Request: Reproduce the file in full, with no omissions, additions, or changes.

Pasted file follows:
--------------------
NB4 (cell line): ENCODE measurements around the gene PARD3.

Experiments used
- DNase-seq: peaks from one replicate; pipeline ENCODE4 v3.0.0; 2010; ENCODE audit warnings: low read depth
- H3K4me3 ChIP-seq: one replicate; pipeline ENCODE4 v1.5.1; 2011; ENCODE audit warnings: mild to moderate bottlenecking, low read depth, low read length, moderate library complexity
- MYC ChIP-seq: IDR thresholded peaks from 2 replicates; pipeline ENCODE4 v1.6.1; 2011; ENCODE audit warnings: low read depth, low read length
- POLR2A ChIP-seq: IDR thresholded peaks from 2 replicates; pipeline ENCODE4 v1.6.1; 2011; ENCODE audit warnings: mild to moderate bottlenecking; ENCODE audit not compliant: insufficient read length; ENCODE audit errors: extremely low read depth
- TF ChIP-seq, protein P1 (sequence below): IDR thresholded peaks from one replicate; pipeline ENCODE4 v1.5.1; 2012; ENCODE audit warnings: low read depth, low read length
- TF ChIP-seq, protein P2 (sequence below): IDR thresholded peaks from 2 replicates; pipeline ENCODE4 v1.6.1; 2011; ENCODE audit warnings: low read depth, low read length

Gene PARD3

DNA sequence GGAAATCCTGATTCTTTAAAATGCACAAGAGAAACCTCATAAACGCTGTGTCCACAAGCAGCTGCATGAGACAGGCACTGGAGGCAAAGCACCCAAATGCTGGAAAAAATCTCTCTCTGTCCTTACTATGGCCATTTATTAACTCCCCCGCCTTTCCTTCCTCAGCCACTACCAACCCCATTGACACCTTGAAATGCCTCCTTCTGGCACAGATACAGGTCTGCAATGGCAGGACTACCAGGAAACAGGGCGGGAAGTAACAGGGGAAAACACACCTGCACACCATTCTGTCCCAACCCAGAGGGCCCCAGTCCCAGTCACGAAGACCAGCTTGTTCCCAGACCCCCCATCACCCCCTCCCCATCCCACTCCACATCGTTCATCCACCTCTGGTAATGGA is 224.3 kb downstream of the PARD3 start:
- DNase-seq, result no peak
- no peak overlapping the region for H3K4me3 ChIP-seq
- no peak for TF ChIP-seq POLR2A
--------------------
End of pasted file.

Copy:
NB4 (cell line): ENCODE measurements around the gene PARD3.

Experiments used
- DNase-seq: peaks from one replicate; pipeline ENCODE4 v3.0.0; 2010; ENCODE audit warnings: low read depth
- H3K4me3 ChIP-seq: one replicate; pipeline ENCODE4 v1.5.1; 2011; ENCODE audit warnings: mild to moderate bottlenecking, low read depth, low read length, moderate library complexity
- MYC ChIP-seq: IDR thresholded peaks from 2 replicates; pipeline ENCODE4 v1.6.1; 2011; ENCODE audit warnings: low read depth, low read length
- POLR2A ChIP-seq: IDR thresholded peaks from 2 replicates; pipeline ENCODE4 v1.6.1; 2011; ENCODE audit warnings: mild to moderate bottlenecking; ENCODE audit not compliant: insufficient read length; ENCODE audit errors: extremely low read depth
- TF ChIP-seq, protein P1 (sequence below): IDR thresholded peaks from one replicate; pipeline ENCODE4 v1.5.1; 2012; ENCODE audit warnings: low read depth, low read length
- TF ChIP-seq, protein P2 (sequence below): IDR thresholded peaks from 2 replicates; pipeline ENCODE4 v1.6.1; 2011; ENCODE audit warnings: low read depth, low read length

Gene PARD3

DNA sequence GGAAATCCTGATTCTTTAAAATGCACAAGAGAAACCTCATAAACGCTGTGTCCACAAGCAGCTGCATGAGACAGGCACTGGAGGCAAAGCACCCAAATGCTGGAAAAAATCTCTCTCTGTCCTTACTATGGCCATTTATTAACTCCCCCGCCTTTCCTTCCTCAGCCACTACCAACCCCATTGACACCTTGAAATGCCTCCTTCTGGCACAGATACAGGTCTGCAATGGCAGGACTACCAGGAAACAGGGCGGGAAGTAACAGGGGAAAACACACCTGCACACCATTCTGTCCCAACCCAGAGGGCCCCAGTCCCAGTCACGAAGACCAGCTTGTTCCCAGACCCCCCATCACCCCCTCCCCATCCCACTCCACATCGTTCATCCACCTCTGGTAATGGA is 224.3 kb downstream of the PARD3 start:
- DNase-seq, result no peak
- no peak overlapping the region for H3K4me3 ChIP-seq
- no peak for TF ChIP-seq POLR2A